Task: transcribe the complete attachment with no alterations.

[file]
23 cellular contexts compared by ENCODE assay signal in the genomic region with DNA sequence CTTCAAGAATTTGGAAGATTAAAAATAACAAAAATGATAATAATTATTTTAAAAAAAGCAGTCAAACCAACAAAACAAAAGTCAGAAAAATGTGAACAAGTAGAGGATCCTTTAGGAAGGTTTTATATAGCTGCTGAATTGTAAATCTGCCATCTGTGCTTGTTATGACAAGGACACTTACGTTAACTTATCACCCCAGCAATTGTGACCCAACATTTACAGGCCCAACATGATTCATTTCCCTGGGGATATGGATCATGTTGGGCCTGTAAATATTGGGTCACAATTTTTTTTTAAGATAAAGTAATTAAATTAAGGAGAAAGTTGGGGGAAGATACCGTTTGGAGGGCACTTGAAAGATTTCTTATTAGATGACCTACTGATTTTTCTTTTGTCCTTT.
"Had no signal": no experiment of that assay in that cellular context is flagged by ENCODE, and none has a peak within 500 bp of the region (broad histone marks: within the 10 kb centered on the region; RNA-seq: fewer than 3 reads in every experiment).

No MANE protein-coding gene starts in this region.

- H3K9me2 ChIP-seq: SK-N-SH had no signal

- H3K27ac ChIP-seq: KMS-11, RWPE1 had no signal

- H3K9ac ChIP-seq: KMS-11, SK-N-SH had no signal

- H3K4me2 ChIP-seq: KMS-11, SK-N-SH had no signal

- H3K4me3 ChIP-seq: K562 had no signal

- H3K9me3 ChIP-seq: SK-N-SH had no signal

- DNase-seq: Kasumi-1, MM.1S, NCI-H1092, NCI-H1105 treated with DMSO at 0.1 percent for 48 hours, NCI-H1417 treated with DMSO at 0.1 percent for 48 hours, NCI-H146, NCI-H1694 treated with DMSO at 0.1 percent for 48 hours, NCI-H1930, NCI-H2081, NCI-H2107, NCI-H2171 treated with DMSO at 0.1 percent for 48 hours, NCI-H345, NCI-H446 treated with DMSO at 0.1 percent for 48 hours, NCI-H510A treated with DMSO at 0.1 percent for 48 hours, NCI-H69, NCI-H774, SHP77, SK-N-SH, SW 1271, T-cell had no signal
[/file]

23 cellular contexts compared by ENCODE assay signal in the genomic region with DNA sequence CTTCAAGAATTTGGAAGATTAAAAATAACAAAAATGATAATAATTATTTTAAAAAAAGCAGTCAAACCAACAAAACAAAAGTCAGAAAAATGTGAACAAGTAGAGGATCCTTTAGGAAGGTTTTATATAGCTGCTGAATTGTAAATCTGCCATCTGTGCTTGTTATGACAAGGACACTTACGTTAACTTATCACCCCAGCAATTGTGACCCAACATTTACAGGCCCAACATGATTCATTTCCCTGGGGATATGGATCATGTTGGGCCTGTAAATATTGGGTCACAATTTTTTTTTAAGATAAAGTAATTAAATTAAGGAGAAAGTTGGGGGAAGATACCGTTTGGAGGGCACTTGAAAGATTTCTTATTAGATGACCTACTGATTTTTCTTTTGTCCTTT.
"Had no signal": no experiment of that assay in that cellular context is flagged by ENCODE, and none has a peak within 500 bp of the region (broad histone marks: within the 10 kb centered on the region; RNA-seq: fewer than 3 reads in every experiment).

No MANE protein-coding gene starts in this region.

- H3K9me2 ChIP-seq: SK-N-SH had no signal

- H3K27ac ChIP-seq: KMS-11, RWPE1 had no signal

- H3K9ac ChIP-seq: KMS-11, SK-N-SH had no signal

- H3K4me2 ChIP-seq: KMS-11, SK-N-SH had no signal

- H3K4me3 ChIP-seq: K562 had no signal

- H3K9me3 ChIP-seq: SK-N-SH had no signal

- DNase-seq: Kasumi-1, MM.1S, NCI-H1092, NCI-H1105 treated with DMSO at 0.1 percent for 48 hours, NCI-H1417 treated with DMSO at 0.1 percent for 48 hours, NCI-H146, NCI-H1694 treated with DMSO at 0.1 percent for 48 hours, NCI-H1930, NCI-H2081, NCI-H2107, NCI-H2171 treated with DMSO at 0.1 percent for 48 hours, NCI-H345, NCI-H446 treated with DMSO at 0.1 percent for 48 hours, NCI-H510A treated with DMSO at 0.1 percent for 48 hours, NCI-H69, NCI-H774, SHP77, SK-N-SH, SW 1271, T-cell had no signal